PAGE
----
By DON McINTOSH Associate Editor
Michael Dembrow, 56, is the kind of trade union true believer who
keeps inspiration alive in the labor movement. In the early 1980s
he helped lead fellow part-time instructors at Portland Community
College to unionize with American Federation of Teachers (AFT).
And over the next two decades, he rose to positions of leadership
within the state-wide AFT organization and built a reputation for
solidarity across labor unions.
Now he’s making a
serious run for a seat in the Oregon House of Representatives.
In a three-way race with two well-funded opponents, Dembrow has
the backing of organized labor.
House District 45 in Northeast Portland, Parkrose and Maywood Park
is solidly Democratic, so if Dembrow wins the May 20 primary, he
would likely serve in the Legislature for years to come.
Dembrow grew up in Connecticut and was the first in his family to
attend college, earning a bachelor’s from University of Connecticut
and a master’s from University of Indiana. He moved to Oregon
with his wife Kiki in 1981 and found part-time work teaching writing
at Portland Community College. Dembrow led the campaign by part-time
instructors to join AFT Local 2277, which already represented full-time
instructors, and he helped get their first union contract in 1985.
He became a publicist, grievance officer, and negotiator for the
local, and was elected local president in 1992. He became a member
of the statewide AFT Executive Council, and later, secretary-treasurer,
where he signed off on an expensive but important commitment —
joining Oregon Education Association in a major lawsuit against
Bill Sizemore’s ballot initiative machine.
AFT is a politically active union, and Dembrow started making regular
trips to Salem to lobby the Legislature on the union’s issues.
And within the wider labor movement, he made common cause with other
unions as a member of Portland Jobs With Justice and as a delegate
to the Northwest Oregon Labor Council and to conventions of the
Last year, State Rep. Jackie Dingfelder announced a run for State
Senate, and House District 45 came open. Dembrow lives in that district,
and AFT political director Rob Wagner leaned on him to run. A run
for public office puts to use the skills Dembrow developed as an
rank-and-file union leader: motivating people to get involved, knowing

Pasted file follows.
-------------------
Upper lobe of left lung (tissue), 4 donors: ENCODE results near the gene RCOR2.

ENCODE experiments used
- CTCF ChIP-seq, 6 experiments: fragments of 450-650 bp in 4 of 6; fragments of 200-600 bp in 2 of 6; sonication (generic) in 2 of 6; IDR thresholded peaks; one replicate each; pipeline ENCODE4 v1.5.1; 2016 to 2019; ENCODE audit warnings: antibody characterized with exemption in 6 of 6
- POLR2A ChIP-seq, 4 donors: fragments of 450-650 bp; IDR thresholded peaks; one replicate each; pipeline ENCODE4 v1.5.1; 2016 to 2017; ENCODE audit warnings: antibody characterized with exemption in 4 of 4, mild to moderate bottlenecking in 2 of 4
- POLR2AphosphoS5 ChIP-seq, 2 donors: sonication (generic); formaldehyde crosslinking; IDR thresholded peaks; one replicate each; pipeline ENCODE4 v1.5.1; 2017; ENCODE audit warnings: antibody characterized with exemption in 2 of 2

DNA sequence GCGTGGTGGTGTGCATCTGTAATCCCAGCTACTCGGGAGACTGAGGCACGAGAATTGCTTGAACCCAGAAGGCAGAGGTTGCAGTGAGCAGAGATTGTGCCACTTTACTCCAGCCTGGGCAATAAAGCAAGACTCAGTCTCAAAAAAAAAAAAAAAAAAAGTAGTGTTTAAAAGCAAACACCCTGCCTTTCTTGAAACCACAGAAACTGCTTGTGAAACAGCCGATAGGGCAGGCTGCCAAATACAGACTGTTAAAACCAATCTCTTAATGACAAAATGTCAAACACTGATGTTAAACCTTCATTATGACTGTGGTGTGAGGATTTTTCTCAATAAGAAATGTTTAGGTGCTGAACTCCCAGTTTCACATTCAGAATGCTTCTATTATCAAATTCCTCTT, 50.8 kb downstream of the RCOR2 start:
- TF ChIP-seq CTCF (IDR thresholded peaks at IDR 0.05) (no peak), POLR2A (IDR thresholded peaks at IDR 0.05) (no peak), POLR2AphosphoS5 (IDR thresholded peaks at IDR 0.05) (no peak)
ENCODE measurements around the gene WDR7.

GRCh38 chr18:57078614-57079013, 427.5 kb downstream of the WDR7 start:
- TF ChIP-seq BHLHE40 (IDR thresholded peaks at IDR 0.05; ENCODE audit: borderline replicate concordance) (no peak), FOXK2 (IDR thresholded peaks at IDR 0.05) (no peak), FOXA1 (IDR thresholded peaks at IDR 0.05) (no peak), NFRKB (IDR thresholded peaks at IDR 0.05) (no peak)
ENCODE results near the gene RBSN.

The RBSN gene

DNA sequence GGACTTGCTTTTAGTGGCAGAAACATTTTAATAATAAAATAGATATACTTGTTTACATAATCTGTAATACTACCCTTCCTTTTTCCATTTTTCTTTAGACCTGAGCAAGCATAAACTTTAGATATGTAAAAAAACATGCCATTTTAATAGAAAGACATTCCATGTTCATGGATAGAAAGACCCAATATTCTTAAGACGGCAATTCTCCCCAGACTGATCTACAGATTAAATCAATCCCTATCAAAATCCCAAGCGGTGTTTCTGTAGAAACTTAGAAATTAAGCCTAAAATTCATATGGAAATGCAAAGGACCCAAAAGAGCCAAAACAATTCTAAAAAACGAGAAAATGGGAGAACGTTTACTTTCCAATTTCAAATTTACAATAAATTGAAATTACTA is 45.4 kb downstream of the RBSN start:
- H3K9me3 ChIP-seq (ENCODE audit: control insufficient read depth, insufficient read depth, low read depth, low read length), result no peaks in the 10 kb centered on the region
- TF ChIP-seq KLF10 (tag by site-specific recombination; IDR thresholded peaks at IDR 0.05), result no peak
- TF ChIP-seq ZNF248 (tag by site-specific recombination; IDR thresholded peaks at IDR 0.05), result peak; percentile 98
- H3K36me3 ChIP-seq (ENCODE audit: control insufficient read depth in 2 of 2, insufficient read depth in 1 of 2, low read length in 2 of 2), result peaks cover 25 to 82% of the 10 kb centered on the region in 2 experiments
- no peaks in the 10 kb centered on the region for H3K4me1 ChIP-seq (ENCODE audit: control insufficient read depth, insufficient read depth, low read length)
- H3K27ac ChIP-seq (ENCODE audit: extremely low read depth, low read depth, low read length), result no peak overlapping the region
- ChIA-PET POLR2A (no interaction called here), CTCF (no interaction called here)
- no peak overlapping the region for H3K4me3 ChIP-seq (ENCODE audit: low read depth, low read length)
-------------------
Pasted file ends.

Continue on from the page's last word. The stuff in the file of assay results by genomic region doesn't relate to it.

when to compromise and when to stand firm, leveraging power to win
Colleagues describe him as responsible, persistent, and smart, a
hard worker with a patient, thoughtful demeanor and a gift for bringing
Dembrow has two opponents: Cyreena Boston, a health policy analyst
for Multnomah County; and Jon Coney, a publicist for Metro. Each
of them has an impressive list of endorsements from state and local
politicians. But Dembrow has some real advantages too, not the least
of which is support from the labor movement. Dembrow is backed by
unions in both the AFL-CIO and Change to Win federations, as well
as the Oregon Education Association. Former United Food and Commercial
Workers steward Logan Gilles is his campaign manager.
Good organization, targeted mailings, and shoe leather are key to
winning state house races. Dembrow has been a union foot soldier
in many elections, going door-to-door to elect Larry Galizio or
Ted Kulongoski, or work with other union activists to help pass
or oppose a ballot measure. Now he’s talking to neighbors
about his own campaign.
Since December, he’s knocked on 5,000 doors, and has just
one minor hand wound to show for it — a dog bite he downplays
as just a bark with teeth. Dembrow’s campaign sends out cards
ahead of time telling neighbors he’ll be coming by in the
next few days, and if they’re not there when he knocks, he
leaves a handwritten note along with his campaign brochure.
His agenda: Reduce class sizes and make college more affordable,
provide health care to all Oregonians without burdening working
people; fund full-day kindergarten and Head Start; institute paid
family leave; unite labor and environmentalists behind a good-jobs,
clean environment agenda; make corporations pay a fair share of
state taxes; and bring community colleges together with trade union
apprenticeship programs so that they’re not working at cross-purposes
in training the next generation of workers.
At the door, he has a soft touch. He looks voters in the eye. He’s
friendly, open, a good listener. Dembrow’s not a politician,
and it’s not a sales job. Dembrow believes in what he’s